module Cat.Allegory.Base where

# Allegoriesπ

In the same way that a category abstracts over the commonalities of
sets and functions (and thus allows us to study several other
mathematical constructions which are not βset-and-function-likeβ on the
nose using a common framework), the idea of **allegories**
is to abstract over the commonalities of sets and *relations*.
Remarkably, allegories are defined as category-*like* structures,
as weβll see.

**A note**: In the literature (particularly the nLab),
allegories are defined as a special case of bicategories. For ease of presentation, we
have chosen to introduce allegories as their own concept, *a
priori* disconnected from our theory of bicategories.

record Allegory o β β' : Type (lsuc (o β β β β')) where no-eta-equality field cat : Precategory o β open Precategory cat public

An allegory
$\mathcal{A}$
has an underlying precategory (whose morphisms we call
**relations**), but, more importantly, an ordering relation
$f \le g$
on the relations, which we think of as inclusion in the usual sense^{1}. When considered with this ordering,
$\mathcal{A}$
must be a *locally posetal bicategory*: a bicategory
$\mathcal{A}$,
with all Hom-categories being posets.

field _β€_ : β {x y} β Hom x y β Hom x y β Type β' β€-thin : β {x y} {f g : Hom x y} β is-prop (f β€ g) β€-refl : β {x y} {f : Hom x y} β f β€ f β€-trans : β {x y} {f g h : Hom x y} β f β€ g β g β€ h β f β€ h β€-antisym : β {x y} {f g : Hom x y} β f β€ g β g β€ f β f β‘ g

We want the composition operation to be functorial with respect to the ordering, which means that $f \le f'$ and $g \le g'$ must imply $fg \le f'g'$. We have to include this explicitly since we are unpacking the data of a bicategory.

_β_ : β {w x y} {f f' : Hom x y} {g g' : Hom w x} β f β€ f' β g β€ g' β (f β g) β€ (f' β g')

Moreover,
$\mathcal{A}$
must be equipped with an involution on its Hom-sets: This is the usual
opposite of a relation,
i.e.Β $R^o(x,y) = R(y,x)$,
and, as you have noticed, we will write the opposite of
$f$
as
$f^o$.
The involution must play nice with the ordering, and it must follow the
socks-and-shoes principle^{2} w.r.t. composition:
$(fg)^o = g^of^o$.

field _β : β {x y} β Hom x y β Hom y x dual : β {x y} (f : Hom x y) β f β β β‘ f dual-β : β {w x y} {f : Hom x y} {g : Hom w x} β (f β g) β β‘ g β β f β dual-β€ : β {x y} {f g : Hom x y} β f β€ g β f β β€ g β

The penultimate requirement is that each Hom-poset have binary products, i.e., intersection of relations. Note that we do not mandate nullary products, i.e., we do not require an arbitrary allegory to have βmaximalβ relations.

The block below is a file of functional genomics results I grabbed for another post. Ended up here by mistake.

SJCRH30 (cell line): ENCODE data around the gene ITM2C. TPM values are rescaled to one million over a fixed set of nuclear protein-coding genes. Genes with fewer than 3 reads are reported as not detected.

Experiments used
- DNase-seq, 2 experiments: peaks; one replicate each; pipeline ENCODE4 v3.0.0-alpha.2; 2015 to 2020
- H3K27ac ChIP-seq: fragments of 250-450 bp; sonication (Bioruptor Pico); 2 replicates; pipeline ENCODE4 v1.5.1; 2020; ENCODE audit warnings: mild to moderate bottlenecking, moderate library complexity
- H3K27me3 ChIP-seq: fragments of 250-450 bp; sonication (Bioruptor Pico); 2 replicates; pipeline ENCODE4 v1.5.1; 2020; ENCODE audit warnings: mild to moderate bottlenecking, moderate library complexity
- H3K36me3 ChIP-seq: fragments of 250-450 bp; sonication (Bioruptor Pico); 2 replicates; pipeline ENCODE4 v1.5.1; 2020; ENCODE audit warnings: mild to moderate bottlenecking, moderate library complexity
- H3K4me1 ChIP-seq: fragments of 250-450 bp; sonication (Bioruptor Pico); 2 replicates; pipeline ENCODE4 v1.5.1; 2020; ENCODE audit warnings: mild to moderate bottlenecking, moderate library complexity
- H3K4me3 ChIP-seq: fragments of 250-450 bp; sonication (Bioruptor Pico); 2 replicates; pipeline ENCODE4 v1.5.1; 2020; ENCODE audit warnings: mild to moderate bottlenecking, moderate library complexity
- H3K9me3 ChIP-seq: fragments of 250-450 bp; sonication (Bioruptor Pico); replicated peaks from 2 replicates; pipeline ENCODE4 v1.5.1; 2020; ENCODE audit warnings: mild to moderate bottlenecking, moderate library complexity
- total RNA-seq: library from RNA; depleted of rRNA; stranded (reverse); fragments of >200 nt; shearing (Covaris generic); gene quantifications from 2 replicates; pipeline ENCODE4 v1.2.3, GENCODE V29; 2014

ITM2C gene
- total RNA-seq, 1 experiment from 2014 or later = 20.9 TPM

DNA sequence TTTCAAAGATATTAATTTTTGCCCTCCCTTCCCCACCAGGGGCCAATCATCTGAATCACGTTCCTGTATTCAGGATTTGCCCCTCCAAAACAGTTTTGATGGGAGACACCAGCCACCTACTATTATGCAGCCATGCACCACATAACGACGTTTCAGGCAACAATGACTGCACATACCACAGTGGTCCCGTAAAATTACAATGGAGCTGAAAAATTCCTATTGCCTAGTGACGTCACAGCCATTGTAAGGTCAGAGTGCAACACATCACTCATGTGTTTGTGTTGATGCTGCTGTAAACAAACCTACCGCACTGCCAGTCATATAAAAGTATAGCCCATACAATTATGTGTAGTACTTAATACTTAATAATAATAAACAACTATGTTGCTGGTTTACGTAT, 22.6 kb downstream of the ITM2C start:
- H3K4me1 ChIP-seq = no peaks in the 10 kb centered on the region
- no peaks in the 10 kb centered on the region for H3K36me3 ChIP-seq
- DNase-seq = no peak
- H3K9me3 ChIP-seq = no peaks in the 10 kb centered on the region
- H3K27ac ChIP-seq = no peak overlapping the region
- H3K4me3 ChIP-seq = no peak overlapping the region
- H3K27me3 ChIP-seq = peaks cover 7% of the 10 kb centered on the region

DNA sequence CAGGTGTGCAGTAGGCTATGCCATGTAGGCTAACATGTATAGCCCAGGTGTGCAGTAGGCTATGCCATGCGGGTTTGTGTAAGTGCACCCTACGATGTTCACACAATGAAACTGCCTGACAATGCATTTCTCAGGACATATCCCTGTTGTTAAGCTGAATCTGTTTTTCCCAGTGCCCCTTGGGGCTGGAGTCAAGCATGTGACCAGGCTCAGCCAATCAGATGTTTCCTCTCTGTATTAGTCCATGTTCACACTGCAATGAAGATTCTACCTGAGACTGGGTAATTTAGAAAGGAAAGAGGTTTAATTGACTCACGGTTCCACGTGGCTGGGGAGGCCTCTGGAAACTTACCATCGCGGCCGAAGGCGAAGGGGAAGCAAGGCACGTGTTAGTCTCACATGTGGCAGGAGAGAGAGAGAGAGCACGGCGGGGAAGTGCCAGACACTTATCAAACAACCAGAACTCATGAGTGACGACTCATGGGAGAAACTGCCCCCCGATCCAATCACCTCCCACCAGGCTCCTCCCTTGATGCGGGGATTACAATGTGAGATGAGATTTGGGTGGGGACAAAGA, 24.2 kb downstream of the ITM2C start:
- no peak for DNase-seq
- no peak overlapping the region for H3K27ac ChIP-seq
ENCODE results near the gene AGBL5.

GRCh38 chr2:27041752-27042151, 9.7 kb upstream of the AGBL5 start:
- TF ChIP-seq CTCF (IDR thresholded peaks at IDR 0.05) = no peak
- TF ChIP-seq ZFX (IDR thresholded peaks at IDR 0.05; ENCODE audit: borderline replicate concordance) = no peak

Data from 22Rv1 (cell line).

field _β©_ : β {x y} β Hom x y β Hom x y β Hom x y β©-le-l : β {x y} {f g : Hom x y} β f β© g β€ f β©-le-r : β {x y} {f g : Hom x y} β f β© g β€ g β©-univ : β {x y} {f g h : Hom x y} β h β€ f β h β€ g β h β€ f β© g

Finally, an allegory must satisfy the **modular law**,
which we phrase as the statement below (following Freyd). Allegories
thus generalise modular lattices, in the same way that categories
generalise monoids.^{3}

field modular : β {x y z} (f : Hom x y) (g : Hom y z) (h : Hom x z) β (g β f) β© h β€ g β (f β© (g β β h))

## Quick theoremsπ

The first thing we observe about allegories is a Yoneda-type lemma
for relations: Fixing
$g$
and
$h$,
if
$f \le g$
is equivalent to
$f \le h$
for every
$f$,
then
$g = h$.
Needless to say, this holds in any poset (and really any univalent category),
but we emphasise it *here*, for allegories, since it will be used
to prove important laws.

module _ {o β β'} (A : Allegory o β β') where open Allegory A β€-yoneda : β {x y} {g h : Hom x y} β (β f β f β€ g β f β€ h) β (β f β f β€ h β f β€ g) β g β‘ h β€-yoneda to fro = β€-antisym (to _ β€-refl) (fro _ β€-refl)

Since the duality respects ordering, we can ping-pong $(-)^o$ to get it out of the way: $f^o \le g$ is exactly the same as $f \le g^o$.

dual-β€β : β {x y} {f : Hom x y} {g} β f β€ g β β f β β€ g dual-β€β {f = f} w = subst (f β β€_) (dual _) (dual-β€ w) dual-β€α΅£ : β {x y} {f : Hom x y} {g} β f β β€ g β f β€ g β dual-β€α΅£ {f = f} {g} w = subst (_β€ g β ) (dual _) (dual-β€ w)

As an application of these two quick lemmas and the laws for meets, we prove that the dual $(f \cap g)^o$ is equivalently given by $f^o \cap g^o$. We ellaborate the correspondence in one direction: Suppose that $f \le (f \cap g)^o$. Pinging the dual across, we get $h^o \le (f \cap g)$, which (by the definition of meet) is equivalent to the conjunction of $h^o \le f$ and $h^o \le g$. But ponging the dual on either of those, we get $h \le f^o$ and $h \le g^o$, which mean $h \le f^o \cap g^o$.